Implementing severity-based field triage leads to faster treatment and less disability for stroke patients. The research presented today at the Society of NeuroInterventional Surgery’s (SNIS) 19th Annual Meeting, and now published online in the Journal of NeuroInterventional Surgery, shows that states that use field-based stroke severity triage as part of their Emergency Medical Systems (EMS) transport protocols give severe stroke patients more rapid access to specially trained neuroendovascular care teams and lifesaving thrombectomy.
In the study, “Long Term Effect of Field Triage on Times to Endovascular Treatment for Emergent Large Vessel Occlusion,” researchers compared stroke patients in two adjacent states over 5 1/2 years. Both states were served by a single Level 1 (comprehensive) stroke center. After matching the patients from the two regions based on distance to the Level 1 center, time to treatment decreased by 55 minutes after implementation of severity-based triage. In contrast, there was no change in time to treatment in the adjacent region with traditional EMS protocols over 5 1/2 years, despite extensive efforts to improve workflow at referring hospitals. As a result, clinical outcomes at 90 days were significantly better in those patients who resided in the state with severity-based triage, compared with traditional EMS protocols.
“The time lost in transfer from the nearest hospital to the best-equipped facility clearly jeopardizes a patient’s chance of recovery,” said Mahesh Jayaraman, MD, lead author of the study, a neurointerventional radiologist and professor of diagnostic imaging, neurology and neurosurgery at Brown University, and director of the Neurovascular Center at Rhode Island Hospital. “We hope this research persuades state governments to take a close look at their stroke care protocols and implement changes to improve triage and transport.”
Like trauma, stroke is time sensitive. Previous studies have shown that when patients are taken to a slightly more distant facility that is better equipped to treat them (a Level 1 stroke center), rather than simply going to the closest facility, they have been found to undergo the appropriate care more quickly and have less disability at 90 days after their stroke. This new study confirms the previous results and shows just how critical changing EMS protocols are to a patient’s survival.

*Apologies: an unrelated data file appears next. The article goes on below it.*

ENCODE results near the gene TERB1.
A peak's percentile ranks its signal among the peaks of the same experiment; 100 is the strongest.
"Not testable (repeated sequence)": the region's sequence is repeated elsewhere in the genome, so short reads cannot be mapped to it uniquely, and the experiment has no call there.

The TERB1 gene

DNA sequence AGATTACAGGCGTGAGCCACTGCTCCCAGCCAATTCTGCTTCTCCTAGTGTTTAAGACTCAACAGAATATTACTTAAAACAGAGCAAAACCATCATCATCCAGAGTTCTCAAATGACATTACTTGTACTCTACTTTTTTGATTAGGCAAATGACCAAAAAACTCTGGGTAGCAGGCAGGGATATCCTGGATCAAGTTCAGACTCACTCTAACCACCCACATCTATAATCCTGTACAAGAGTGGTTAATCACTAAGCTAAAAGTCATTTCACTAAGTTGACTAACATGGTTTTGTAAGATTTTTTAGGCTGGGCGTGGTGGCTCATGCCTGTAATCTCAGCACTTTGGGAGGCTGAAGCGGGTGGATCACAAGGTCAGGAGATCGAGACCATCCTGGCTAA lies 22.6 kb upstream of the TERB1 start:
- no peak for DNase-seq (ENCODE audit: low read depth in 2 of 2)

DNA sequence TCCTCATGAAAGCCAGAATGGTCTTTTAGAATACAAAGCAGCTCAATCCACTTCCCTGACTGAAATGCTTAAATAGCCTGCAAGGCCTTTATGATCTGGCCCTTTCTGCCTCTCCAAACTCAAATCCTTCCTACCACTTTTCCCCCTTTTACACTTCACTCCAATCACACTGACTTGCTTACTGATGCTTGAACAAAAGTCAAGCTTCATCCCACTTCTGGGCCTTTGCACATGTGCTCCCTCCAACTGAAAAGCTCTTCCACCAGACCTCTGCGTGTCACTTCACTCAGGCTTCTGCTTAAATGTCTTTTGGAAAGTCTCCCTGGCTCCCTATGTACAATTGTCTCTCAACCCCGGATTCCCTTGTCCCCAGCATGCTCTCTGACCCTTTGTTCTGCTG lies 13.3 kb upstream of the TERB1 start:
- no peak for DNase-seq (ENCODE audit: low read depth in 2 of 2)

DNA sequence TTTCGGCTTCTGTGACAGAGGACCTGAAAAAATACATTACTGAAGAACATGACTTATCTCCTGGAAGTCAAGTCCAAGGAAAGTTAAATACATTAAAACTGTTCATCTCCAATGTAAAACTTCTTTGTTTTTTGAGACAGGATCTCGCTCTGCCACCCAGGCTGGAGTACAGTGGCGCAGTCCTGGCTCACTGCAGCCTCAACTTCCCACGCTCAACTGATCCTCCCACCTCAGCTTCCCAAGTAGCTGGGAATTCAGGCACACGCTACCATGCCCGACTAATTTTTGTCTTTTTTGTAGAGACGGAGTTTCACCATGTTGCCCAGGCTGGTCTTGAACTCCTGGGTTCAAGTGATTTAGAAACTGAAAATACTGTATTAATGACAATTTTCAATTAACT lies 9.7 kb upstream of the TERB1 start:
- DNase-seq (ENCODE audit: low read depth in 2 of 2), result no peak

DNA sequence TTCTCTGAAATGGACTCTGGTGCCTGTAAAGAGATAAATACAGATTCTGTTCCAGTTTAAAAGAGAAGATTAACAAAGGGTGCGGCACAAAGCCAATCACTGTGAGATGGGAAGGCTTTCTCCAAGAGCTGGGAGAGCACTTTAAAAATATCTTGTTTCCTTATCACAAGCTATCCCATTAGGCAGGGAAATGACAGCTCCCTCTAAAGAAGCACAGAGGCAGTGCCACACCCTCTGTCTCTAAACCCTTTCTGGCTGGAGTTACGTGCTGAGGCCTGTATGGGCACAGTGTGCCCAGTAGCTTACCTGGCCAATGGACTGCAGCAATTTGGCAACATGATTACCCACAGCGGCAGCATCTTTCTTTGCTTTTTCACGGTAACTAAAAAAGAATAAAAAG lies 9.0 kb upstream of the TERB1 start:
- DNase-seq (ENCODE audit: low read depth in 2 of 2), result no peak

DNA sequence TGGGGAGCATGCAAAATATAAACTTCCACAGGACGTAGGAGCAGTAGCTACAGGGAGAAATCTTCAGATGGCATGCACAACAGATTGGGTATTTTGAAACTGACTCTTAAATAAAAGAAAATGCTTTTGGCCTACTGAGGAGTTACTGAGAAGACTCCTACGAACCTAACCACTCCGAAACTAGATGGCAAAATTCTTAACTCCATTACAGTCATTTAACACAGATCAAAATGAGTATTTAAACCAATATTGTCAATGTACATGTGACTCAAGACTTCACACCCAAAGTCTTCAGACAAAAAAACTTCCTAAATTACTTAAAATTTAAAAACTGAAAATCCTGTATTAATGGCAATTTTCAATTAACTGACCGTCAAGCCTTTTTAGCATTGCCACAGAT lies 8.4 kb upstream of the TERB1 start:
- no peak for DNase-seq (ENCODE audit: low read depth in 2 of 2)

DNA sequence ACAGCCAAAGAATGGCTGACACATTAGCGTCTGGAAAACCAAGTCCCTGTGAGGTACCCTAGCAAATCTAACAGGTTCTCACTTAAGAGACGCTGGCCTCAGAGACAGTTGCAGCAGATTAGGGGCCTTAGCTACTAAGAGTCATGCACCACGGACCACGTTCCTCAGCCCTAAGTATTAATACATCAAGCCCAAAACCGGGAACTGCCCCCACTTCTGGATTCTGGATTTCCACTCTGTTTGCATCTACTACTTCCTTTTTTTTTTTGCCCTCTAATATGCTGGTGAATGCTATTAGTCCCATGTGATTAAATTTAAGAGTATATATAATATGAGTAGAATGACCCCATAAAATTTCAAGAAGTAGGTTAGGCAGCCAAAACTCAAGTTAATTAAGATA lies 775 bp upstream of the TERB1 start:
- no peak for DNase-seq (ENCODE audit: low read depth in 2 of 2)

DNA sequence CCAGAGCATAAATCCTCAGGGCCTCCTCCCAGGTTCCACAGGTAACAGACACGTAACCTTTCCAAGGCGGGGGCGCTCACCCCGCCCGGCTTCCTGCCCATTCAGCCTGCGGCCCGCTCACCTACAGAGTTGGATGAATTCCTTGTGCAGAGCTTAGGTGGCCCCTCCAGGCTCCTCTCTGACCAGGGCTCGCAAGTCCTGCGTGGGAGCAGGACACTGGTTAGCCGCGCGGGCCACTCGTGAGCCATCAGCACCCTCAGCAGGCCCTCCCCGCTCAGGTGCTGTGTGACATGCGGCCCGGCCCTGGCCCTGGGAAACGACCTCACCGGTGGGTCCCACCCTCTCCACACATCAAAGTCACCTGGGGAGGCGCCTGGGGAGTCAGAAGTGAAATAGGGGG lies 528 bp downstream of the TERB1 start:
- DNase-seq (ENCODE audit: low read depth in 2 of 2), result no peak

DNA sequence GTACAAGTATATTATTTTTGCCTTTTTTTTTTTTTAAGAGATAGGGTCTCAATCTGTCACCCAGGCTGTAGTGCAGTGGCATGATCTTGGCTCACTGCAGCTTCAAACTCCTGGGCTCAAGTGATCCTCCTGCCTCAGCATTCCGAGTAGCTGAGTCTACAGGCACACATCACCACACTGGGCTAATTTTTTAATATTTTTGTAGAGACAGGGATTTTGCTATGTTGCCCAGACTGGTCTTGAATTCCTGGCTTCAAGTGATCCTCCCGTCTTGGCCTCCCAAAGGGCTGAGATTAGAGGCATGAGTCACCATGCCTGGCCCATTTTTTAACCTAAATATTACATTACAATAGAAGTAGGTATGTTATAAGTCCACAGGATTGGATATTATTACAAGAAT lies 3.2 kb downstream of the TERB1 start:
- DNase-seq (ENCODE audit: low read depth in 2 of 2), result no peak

By quickly assessing a patient’s ability to squeeze and release a hand or make facial expressions — physical indicators of a serious stroke known as an emergent large vessel occlusion — EMS professionals can predict the level of care that is commensurate with the severity of the stroke, and transport patients directly to the most appropriate facility. Currently, however, less than half of the 50 states have clear protocols to ensure a person who is having a severe stroke is transported directly the right facility. This is critical, because a patient’s access to appropriate care in a timely manner can make a huge difference in outcomes. Nearly two million brain cells die every minute a severe stroke goes untreated.
To receive a copy of this abstract or to speak with the study authors, please contact Camille Jewell at firstname.lastname@example.org or 202-248-5460.